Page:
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I'm coming to Java from the C# world where the Observer pattern is implemented as a first-class language construct with the event keyword.

I see that Java's had the Observable class since the early days, but it clearly has implementation issues and doesn't seem to be widely used. Thus far I've just been rolling-my-own implementation of the Observer pattern in my Java code but I always can't help but think there must be a better alternative to always turning out this boilerplate code. There are the Listener classes in Swing but they don't seem appropriate for non-Swing code.

What's the recommended solution for this oh-so-common problem? Third-party libraries are ok with me.

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Why aren't listener classes appropriate for non-Swing code? –  Jeffrey Apr 18 '12 at 22:26
    
It seems like all of the EventListener derived interfaces and classes are in the Swing and AWT packages. Since they're in a package that's responsible for UI, using them for non UI seems like a bad smell to me. Are EventListeners used outside of these UI contexts? –  HolySamosa Apr 19 '12 at 13:43
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Who's to stop you from deriving your own listener classes? EventListener and EventObject are both in java.util, they aren't bound to AWT or Swing in any way. –  Jeffrey Apr 19 '12 at 21:18
    
The EventListener interface is rather useless. It declares no methods. –  Christoffer Hammarström Mar 23 '13 at 18:55
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3 Answers

up vote 7 down vote accepted

Usually the observer pattern is implemented with an ad-hoc solution when ever it's needed. When it comes to behavioral patterns it's one of the simplest: two methods to control a list of "observers," and one method that notifies the observers when something interesting happens.

The observer pattern tends to arise too infrequently outside of certain domains, and when it does arise it tends be too specific to the application domain, so generic solutions are of little value. You can see the problem with the java.util.Observable class: if you inherit from Observable you have to accept every possible kind of "observer" that may be passed to you, which likely makes no sense for your application:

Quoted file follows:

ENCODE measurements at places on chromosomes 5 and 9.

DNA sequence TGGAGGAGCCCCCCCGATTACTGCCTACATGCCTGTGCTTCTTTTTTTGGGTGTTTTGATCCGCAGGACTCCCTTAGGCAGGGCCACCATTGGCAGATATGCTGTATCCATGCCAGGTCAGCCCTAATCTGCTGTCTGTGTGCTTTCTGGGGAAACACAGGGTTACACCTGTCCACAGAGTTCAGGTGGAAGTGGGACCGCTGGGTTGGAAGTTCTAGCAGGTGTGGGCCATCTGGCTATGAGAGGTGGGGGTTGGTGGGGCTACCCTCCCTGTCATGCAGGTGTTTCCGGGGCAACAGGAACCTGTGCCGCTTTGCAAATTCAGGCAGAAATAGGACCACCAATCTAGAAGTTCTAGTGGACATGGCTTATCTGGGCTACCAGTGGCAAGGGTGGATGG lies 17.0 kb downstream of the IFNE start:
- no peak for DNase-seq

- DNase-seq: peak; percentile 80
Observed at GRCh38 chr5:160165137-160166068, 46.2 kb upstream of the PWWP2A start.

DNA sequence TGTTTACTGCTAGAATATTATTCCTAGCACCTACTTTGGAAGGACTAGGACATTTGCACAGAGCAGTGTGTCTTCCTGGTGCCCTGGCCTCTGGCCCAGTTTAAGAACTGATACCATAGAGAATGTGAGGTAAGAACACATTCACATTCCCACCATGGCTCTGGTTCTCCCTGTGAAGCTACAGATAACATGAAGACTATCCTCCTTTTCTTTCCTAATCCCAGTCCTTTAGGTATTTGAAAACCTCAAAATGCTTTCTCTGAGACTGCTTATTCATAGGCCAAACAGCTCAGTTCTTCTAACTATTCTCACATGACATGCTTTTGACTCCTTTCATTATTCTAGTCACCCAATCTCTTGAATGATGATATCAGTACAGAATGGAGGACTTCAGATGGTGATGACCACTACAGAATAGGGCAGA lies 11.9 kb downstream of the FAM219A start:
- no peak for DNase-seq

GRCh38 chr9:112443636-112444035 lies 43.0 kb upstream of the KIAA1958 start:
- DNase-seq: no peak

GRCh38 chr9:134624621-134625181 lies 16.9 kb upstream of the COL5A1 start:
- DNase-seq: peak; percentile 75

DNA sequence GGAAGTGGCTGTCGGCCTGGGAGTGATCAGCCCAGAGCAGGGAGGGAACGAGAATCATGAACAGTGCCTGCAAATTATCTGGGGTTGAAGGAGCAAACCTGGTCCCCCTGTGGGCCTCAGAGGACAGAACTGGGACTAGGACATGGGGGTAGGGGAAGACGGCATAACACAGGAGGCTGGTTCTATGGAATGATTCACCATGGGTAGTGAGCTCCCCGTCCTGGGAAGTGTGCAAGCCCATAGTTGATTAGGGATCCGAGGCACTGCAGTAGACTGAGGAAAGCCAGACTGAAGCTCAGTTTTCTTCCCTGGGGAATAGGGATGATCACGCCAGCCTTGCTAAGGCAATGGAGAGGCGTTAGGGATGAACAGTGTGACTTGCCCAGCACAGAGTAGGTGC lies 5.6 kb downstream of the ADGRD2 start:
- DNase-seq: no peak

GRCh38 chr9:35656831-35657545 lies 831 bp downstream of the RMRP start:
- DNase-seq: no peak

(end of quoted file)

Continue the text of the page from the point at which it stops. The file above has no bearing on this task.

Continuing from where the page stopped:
• What if your object can produce two different kinds of events, and thus needs two different lists of observers?
  • What if the observers may influence your object depending on the event, e.g. by being able to veto a change?

That said, EventBus from Google Guava seems to do a pretty good job of simplifying event producing and handling by taking a radically different approach.

Other techniques based on annotations have been discussed on SO before.

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Thanks for the answer. I'm not sure about your statement about generic observer solutions being of little value, although I can see that argument applied to Java's Observer implementation. To bring up C# again, Observer is first-class citizen in it's event construct which is used heavily in .NET. I think the generic observer just has to be implemented properly, and perhaps its the case that a language construct is really needed to pull it off. –  HolySamosa May 19 '12 at 2:20
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Yes, a language construct is needed. For example if you have N different kinds of events the class has to be augmented with N sets of methods for managing event listeners. But a Java language library cannot add an arbitrary number of methods to classes where it is used. –  Joni May 19 '12 at 4:44
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This article shows a nice implementation of the pattern using Spring Framework. You still need to define your Subject and Observer interfaces (and implementations), but Spring handles the Observer registration to Subjects through XML configuration.

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I recommend looking into reactive programming. Java has only one implementation that I know of: reactive4java.

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Great suggestion, thanks. I recently started using Reactive Extensions in my C# development and it's quite impressive. –  HolySamosa Sep 17 '12 at 16:02
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